Cost of revenues increased due to a significant increase in Sequenom Laboratories test volumes and the cost to support increased testing capacity. Sequentially, diagnostic cost of goods sold was $2.6 million higher as compared to the second quarter of 2013 as a result of the additional capacity with Sequenom Laboratories, North Carolina location becoming operational for the full quarter compared to only one month in the second quarter and increased royalties on higher revenue and increase test volume. This additional capacity provides the ability to expand and ship the processing of test samples to a more cost effective location for the MaterniT21 PLUS test and importantly provide Sequenom Laboratories the ability to have a backup laboratory location.

The favorable gross margin during the third quarter of 2013 compared to a negative gross margin during the third quarter of 2012 and this is primarily attributable to collections for accessions in prior quarters and to the efficiencies gained by improved economies of scale. Research and development expenses of $10.4 million for the third quarter of 2013 were lower than in the prior year and prior quarter due to the completion of the validation of additional laboratory location during the second quarter.

General and administrative expenses for the third quarter of 2013 were $4 million higher than the third quarter of 2012, primarily due to increased legal expenses associated with patent litigation and increased internal billing cost due to our growth. During the third quarter we recorded restructuring expenses of $6 million associated with our elimination of approximately 75 positions and our decision not to occupy additional office space which we have leased. We intend to sublease this space to reduce our operating costs and have recorded a liability for the remaining lease payments now that with expected sublease income. We also reduce our revenue expectations for the RetnaGene AMD test for the foreseeable future, which resulted in a $650,000 intangible asset impairment charge in the third quarter.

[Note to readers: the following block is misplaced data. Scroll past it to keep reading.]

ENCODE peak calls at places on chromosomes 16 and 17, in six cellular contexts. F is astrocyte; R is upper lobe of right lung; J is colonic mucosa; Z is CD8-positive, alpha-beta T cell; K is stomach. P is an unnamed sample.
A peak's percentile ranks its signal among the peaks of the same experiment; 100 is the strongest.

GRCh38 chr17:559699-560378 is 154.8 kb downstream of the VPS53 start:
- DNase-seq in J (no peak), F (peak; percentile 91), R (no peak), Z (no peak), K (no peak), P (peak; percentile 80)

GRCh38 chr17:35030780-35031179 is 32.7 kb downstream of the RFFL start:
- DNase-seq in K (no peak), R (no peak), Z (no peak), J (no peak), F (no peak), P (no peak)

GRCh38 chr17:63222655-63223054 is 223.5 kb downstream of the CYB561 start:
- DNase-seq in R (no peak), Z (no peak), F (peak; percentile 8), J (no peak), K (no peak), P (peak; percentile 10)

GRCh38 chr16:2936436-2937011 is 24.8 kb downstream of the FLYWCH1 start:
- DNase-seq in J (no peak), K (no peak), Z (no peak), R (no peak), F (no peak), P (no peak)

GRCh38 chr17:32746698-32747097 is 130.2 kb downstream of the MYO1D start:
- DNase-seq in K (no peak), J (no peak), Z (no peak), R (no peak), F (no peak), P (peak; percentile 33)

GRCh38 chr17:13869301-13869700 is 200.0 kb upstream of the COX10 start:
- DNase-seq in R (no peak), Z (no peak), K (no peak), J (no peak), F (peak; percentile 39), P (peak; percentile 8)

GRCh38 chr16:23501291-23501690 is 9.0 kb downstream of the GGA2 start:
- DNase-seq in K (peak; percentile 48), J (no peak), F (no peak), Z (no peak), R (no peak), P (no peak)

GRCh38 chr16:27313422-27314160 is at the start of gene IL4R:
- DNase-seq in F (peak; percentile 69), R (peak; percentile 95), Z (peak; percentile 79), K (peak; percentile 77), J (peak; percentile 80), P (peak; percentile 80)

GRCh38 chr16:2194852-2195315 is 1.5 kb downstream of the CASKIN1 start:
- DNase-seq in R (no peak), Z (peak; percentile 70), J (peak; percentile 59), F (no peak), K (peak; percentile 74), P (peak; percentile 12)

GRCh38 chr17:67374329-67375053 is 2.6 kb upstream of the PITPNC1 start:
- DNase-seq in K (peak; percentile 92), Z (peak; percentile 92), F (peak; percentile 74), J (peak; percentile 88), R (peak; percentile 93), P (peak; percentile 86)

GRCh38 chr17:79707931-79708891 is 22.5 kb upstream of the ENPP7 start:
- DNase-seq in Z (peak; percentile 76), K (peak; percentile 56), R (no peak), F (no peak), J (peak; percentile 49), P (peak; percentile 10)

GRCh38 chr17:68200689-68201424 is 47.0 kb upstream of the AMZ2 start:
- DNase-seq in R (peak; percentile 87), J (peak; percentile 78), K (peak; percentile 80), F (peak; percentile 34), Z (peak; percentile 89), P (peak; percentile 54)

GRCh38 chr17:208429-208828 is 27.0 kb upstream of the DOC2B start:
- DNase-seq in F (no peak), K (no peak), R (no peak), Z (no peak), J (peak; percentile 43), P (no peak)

Net loss for the third quarter of 2013 was $28.1 million or $0.24 per share and the adjusted net loss for the third quarter was $22.1 million or $0.19 per share excluding the $6 million restructuring cost. These amounts compare to a net loss of $30.2 million or $0.26 per share for the same period in 2012. For the first nine months of 2013, the company reported revenues of $117.3 million, an increase of 109% from revenues of $56 million for the same period of 2012. Revenues in the first nine months of 2013 from Sequenom Laboratories operating segment grew 242%, while revenues from the bioscience operating segment were essentially flat in the first nine months of 2013 as compared to the prior year period.

Net loss for the first nine months of 2013 was $88.5 million or $0.77 per share as compared to net loss of $84.3 million or $0.74 per share for the same period in 2012 reflecting an increasing costs associated primarily with increased patent litigation and restructuring expense. As a result of our restructuring activities in the third quarter of 2013, we have reduced the run rate of our operating expenses by approximately $13 million on an annual basis, which will begin to take effect in the fourth quarter of 2013.